Endometriosis: Conventional Treatment Approaches

Medical treatment of endometriosis includes both pharmaceutical and surgical approaches. Pharmaceutical treatments provide only suppression of the disease; they do not exact a cure. Decisions regarding treatment are based on endometriosis severity and staging, symptom picture, and ultimately, the woman’s needs and goals, for example, desire for children in the future. For women experiencing mild symptoms (or none) and for women who are close to menopause, the appropriate treatment may be to do nothing. For women with mild to moderate symptoms, and those who desire pregnancy, the appropriate pharmacologic therapy should be considered, and if necessary, can be combined with conservative surgery. It should be noted that, in spite of medical treatment, endometriosis has a high recurrence rate of 5% to 20% unless total hysterectomy and bilateral oophorectomy are performed. With pharmacologic interventions, pain typically resumes upon cessation of medications, although initially with pain that is less intense than prior to treatment. Pain relief, pregnancy rates, and recurrence rates are similar with all treatment methods. The goal of pharmaceutical treatment is to interrupt patterns of endometrial stimulation and bleeding. Pharmaceutical options include nonsteroidal anti-inflammatory drugs (NSAIDs) and hormonal therapies (progestins, gonadotropin-releasing hormone analogs, Danazol, and oral contraceptives). NSAIDs (i.e., ibuprofen, naproxen) may be prescribed for mild to moderate pain. They are relatively safe for short-term symptomatic relief; however, long-term use can lead to health consequences, including gastrointestinal bleeding, and should be avoided in patients with a history of peptic ulcer disease or renal failure. It should be noted that none of these therapies demonstrates significant benefit over the others, and all are associated with a high recurrence rate (20%-50%) upon discontinuation of the therapy. Progestins (medroxyprogesterone acetate, i.e., Depo-Provera) suppress the response of endometrial tissue to cyclic hormones, leading to atrophy of this tissue and decreased pain. They are typically better tolerated than oral contraceptives (oral contraceptives), with fewer side effects, and are less costly than Danazol and gonadotropin-releasing hormone analogs. This is often considered the pharmaceutical treatment of choice for endometriosis, although the FDA no longer supports the use of Depo-Provera for this purpose. Side effects include weight gain, fluid retention, and breakthrough bleeding. Depression is a common significant side effect of medroxyprogesterone use. In high doses, medroxyprogesterone can adversely affect lipid profiles, and may lead to a state of hypoestrogenism, with subsequent potential for bone loss. Oral contraceptives are used to control pain in women not desiring pregnancy. The combined effect of estrogen and progesterone is to induce a state of “pseudopreg-nancy,” and appears to lead to a 90% rate of improved symptoms with long-term use. Side effects include all those typically associated with general oral contraceptive use. Danazol, a synthetic testosterone, is used for the treatment of mild to moderate endometriosis in women who desire fertility but not necessarily in the immediate future. It induces a state of “pseudomenopause,” eliminating mid-cycle follicle-stimulating hormone and luteinizing hormone surges. Once considered the optimal treatment for endometriosis, it is now considered no more effective than any of the other pharmaceutical treatments. Possible side effects include weight gain, fluid retention, fatigue, decrease in breast size, hirsutism, atrophic vagi-nitis, hot flashes, muscle cramps, emotional fluctuations, voice changes, spotting, and decreased HDL cholesterol levels. In some patients it may cause hepatocellular damage; thus is contraindicated in patients with liver disease, and liver enzymes should be monitored in all patients during treatment. It is also contraindicated in patients with a history of hypertension, hyperlipidemia, congestive heart failure, renal impairment, and pregnancy. Gonadotropin-releasing hormone analogues (gonadotropin-releasing hormone-a, e.g., Leuprolide) also cause a suppression of endometriosis via a “pseudomenopausal” state. Gonadotropin-releasing hormone treatment does not carry the same risks of negative impact on serum lipids and lipoproteins compared with Danazol; however, it does interfere with calcium metabolism via stimulation of a hypoestrogenic state, and thus can cause osteoporosis. Even after only 6 months of use, a 6% to 8% loss in trabecular bone has been observed. It can take up to 2 years after cessation of treatment to replace this bone loss; thus a treatment is usually restricted to 6-month durations.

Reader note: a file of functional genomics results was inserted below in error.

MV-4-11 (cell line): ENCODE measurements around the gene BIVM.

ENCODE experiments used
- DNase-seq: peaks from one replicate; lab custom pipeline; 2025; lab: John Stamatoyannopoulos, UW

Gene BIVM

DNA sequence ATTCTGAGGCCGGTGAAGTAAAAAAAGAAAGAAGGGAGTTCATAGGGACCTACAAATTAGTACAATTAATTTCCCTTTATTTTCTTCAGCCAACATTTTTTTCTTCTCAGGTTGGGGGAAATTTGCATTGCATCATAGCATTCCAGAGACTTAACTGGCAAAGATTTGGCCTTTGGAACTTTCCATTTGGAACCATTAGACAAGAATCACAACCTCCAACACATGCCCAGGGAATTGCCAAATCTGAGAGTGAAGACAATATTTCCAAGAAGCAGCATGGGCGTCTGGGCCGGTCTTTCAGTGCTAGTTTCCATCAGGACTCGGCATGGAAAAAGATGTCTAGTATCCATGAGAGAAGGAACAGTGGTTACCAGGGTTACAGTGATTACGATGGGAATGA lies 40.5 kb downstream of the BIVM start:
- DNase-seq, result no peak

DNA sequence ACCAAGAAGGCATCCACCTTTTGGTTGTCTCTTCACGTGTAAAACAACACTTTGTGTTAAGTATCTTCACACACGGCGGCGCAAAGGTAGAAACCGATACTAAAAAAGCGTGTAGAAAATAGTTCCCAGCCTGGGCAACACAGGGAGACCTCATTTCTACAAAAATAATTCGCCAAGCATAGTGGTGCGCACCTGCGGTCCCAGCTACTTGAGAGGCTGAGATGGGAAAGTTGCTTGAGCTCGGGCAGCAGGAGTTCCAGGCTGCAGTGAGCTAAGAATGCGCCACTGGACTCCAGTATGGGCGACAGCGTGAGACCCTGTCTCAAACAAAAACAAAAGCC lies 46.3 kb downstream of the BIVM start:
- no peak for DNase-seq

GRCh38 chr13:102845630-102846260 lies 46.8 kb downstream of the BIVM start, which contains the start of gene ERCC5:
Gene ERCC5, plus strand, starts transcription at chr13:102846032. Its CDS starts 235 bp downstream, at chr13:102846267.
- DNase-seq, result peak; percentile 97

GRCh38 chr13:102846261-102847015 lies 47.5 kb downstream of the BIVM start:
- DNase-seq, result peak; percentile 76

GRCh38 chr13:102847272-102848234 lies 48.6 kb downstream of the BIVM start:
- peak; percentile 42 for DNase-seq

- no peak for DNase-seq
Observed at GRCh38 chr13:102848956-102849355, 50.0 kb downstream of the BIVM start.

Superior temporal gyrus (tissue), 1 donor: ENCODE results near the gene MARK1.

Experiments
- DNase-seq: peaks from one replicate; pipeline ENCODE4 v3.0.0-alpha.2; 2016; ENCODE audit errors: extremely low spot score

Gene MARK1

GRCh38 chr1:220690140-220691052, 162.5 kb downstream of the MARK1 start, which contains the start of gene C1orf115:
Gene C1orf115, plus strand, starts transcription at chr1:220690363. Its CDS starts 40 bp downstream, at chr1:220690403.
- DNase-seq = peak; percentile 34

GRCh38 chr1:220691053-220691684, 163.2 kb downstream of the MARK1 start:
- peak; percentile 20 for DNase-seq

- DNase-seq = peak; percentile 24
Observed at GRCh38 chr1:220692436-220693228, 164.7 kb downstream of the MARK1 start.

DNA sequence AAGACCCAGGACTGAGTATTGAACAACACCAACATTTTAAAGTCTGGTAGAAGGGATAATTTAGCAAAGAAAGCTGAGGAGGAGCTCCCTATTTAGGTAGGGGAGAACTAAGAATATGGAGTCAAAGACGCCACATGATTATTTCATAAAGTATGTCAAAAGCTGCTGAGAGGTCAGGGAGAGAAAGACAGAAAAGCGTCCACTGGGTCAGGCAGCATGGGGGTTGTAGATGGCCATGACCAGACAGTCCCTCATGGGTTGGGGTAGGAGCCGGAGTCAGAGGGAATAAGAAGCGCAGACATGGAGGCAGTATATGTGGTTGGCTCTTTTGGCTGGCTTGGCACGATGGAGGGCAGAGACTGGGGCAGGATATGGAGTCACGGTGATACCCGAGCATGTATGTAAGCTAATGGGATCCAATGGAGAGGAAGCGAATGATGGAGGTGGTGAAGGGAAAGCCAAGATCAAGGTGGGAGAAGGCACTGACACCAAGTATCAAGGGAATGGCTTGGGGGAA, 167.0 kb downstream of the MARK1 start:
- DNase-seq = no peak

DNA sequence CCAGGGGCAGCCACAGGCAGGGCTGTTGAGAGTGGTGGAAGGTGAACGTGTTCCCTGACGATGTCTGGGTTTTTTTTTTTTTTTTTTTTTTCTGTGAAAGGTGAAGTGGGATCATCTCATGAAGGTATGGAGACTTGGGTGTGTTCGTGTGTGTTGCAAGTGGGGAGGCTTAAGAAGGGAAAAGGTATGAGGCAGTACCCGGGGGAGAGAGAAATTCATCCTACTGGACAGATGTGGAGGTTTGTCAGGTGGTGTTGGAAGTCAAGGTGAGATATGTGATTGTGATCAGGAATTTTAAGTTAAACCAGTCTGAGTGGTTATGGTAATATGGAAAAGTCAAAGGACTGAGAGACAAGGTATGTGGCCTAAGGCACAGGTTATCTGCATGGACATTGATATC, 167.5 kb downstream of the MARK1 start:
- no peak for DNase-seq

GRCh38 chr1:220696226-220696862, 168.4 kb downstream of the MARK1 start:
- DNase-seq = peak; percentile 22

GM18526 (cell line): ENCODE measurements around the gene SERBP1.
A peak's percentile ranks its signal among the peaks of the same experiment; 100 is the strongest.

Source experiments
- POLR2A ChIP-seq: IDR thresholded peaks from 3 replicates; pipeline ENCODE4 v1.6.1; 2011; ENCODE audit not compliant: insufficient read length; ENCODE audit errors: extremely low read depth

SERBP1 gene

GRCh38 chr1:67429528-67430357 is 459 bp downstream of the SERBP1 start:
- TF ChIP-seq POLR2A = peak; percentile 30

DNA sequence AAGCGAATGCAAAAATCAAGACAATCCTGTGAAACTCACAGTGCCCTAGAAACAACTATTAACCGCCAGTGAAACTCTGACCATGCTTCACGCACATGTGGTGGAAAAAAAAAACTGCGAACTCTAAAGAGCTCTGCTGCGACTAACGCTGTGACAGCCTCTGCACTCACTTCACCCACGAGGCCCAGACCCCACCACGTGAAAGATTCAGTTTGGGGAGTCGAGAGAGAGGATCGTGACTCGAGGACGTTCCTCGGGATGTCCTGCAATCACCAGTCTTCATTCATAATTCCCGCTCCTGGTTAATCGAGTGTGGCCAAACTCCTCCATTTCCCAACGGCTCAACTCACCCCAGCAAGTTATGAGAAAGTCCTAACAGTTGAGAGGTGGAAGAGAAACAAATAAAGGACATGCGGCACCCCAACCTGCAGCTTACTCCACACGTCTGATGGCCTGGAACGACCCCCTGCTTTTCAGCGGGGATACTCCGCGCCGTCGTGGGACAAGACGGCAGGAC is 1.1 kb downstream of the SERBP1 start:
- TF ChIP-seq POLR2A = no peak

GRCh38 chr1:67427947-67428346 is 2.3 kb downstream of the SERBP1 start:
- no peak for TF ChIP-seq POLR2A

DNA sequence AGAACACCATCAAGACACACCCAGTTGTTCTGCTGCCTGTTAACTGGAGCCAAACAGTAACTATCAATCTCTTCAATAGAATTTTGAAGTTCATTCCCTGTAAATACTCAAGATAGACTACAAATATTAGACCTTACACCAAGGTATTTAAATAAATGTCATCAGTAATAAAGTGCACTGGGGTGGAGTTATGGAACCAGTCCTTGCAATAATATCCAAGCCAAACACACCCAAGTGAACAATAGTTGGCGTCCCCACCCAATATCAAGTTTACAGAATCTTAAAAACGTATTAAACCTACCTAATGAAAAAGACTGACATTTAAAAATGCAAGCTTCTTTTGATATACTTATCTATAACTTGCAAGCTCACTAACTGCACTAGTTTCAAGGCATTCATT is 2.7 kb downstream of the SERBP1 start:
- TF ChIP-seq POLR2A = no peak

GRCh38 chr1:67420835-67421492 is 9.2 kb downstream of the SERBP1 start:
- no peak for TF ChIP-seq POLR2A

Surgical options include conservative surgery (destruction and removal of endometriomas while maintaining reproductive function) and radical surgery (hysterectomy, generally accompanied by bilateral salpingo-oophorectomy). Conservative treatment involves the removal of endometriotic lesions and restoration of normal anatomical relationships via removal of adhesions to the greatest extent possible, with the goal of pain relief, and possible restoration of fertility when achieving pregnancy is desired and has been impaired by the condition. In approximately one-fourth of women treated surgically, however, there is no improvement in fertility even if the disease was considered mild. Procedures include knife excision, laser surgery, electrocautery, curettage, and laparotomy. The worse the disease, the worse the statistics for conceiving after surgery. Recurrence of endometriosis after surgery is dependent on the skill of the surgeon and extent of disease, and as with other endometriosis treatments, rates may be as high as 20%. Hysterectomy will not remove lesions outside the uterus and is not considered a successful treatment when used primarily to reduce the symptom of chronic pelvic pain. Surgery carries the risk of complications, especially adhesion formation and continuing pain. The total rate at which symptoms of chronic pelvic pain returned after drug treatment is estimated to be 5% to 15% at the end of 1 year, or up to 50% at the end of 5 years. Nonetheless, the risks of surgery or medication may be justifiable for severe pain that does not respond to other methods, especially if menopause is not expected for some time. There is a concern that diagnostic microsurgery may aggravate or cause the transfer of viable endometrial cells into general or lymphatic circulation, thereby causing the very condition being identified. Because of this, some wary clients choose natural treatment approaches for the condition without a certain diagnosis, believing that if the signs and symptoms respond, the holistic prescription was correct for the presumed diagnosis.